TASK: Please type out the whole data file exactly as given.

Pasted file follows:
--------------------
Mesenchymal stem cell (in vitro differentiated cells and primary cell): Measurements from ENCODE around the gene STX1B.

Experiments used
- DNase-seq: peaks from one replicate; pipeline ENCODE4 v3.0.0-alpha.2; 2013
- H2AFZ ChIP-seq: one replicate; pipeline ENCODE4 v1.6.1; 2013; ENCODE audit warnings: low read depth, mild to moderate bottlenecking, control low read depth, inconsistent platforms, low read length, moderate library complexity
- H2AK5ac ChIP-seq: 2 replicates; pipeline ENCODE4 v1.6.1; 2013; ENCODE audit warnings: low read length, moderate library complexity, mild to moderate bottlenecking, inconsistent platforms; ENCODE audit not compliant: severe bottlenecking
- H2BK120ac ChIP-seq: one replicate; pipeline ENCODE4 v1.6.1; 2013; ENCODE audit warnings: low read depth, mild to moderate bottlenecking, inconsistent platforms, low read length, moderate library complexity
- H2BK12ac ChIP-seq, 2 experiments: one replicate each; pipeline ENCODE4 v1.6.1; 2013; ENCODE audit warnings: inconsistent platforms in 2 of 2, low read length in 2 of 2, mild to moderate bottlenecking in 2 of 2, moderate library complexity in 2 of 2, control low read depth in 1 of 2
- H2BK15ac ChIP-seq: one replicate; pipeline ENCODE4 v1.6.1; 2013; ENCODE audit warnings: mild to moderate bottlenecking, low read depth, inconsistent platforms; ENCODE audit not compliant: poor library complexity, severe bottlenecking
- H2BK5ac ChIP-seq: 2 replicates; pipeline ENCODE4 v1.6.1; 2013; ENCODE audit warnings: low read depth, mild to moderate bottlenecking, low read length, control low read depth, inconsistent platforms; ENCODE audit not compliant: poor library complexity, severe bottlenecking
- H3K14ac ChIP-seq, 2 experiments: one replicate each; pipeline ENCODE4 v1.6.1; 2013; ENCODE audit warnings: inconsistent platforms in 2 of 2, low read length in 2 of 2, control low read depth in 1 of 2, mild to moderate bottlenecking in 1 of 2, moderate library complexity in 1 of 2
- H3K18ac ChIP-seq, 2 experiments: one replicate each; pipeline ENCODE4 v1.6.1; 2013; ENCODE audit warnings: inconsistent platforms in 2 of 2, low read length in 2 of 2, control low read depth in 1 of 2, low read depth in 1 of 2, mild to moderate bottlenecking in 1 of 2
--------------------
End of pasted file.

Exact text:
Mesenchymal stem cell (in vitro differentiated cells and primary cell): Measurements from ENCODE around the gene STX1B.

Experiments used
- DNase-seq: peaks from one replicate; pipeline ENCODE4 v3.0.0-alpha.2; 2013
- H2AFZ ChIP-seq: one replicate; pipeline ENCODE4 v1.6.1; 2013; ENCODE audit warnings: low read depth, mild to moderate bottlenecking, control low read depth, inconsistent platforms, low read length, moderate library complexity
- H2AK5ac ChIP-seq: 2 replicates; pipeline ENCODE4 v1.6.1; 2013; ENCODE audit warnings: low read length, moderate library complexity, mild to moderate bottlenecking, inconsistent platforms; ENCODE audit not compliant: severe bottlenecking
- H2BK120ac ChIP-seq: one replicate; pipeline ENCODE4 v1.6.1; 2013; ENCODE audit warnings: low read depth, mild to moderate bottlenecking, inconsistent platforms, low read length, moderate library complexity
- H2BK12ac ChIP-seq, 2 experiments: one replicate each; pipeline ENCODE4 v1.6.1; 2013; ENCODE audit warnings: inconsistent platforms in 2 of 2, low read length in 2 of 2, mild to moderate bottlenecking in 2 of 2, moderate library complexity in 2 of 2, control low read depth in 1 of 2
- H2BK15ac ChIP-seq: one replicate; pipeline ENCODE4 v1.6.1; 2013; ENCODE audit warnings: mild to moderate bottlenecking, low read depth, inconsistent platforms; ENCODE audit not compliant: poor library complexity, severe bottlenecking
- H2BK5ac ChIP-seq: 2 replicates; pipeline ENCODE4 v1.6.1; 2013; ENCODE audit warnings: low read depth, mild to moderate bottlenecking, low read length, control low read depth, inconsistent platforms; ENCODE audit not compliant: poor library complexity, severe bottlenecking
- H3K14ac ChIP-seq, 2 experiments: one replicate each; pipeline ENCODE4 v1.6.1; 2013; ENCODE audit warnings: inconsistent platforms in 2 of 2, low read length in 2 of 2, control low read depth in 1 of 2, mild to moderate bottlenecking in 1 of 2, moderate library complexity in 1 of 2
- H3K18ac ChIP-seq, 2 experiments: one replicate each; pipeline ENCODE4 v1.6.1; 2013; ENCODE audit warnings: inconsistent platforms in 2 of 2, low read length in 2 of 2, control low read depth in 1 of 2, low read depth in 1 of 2, mild to moderate bottlenecking in 1 of 2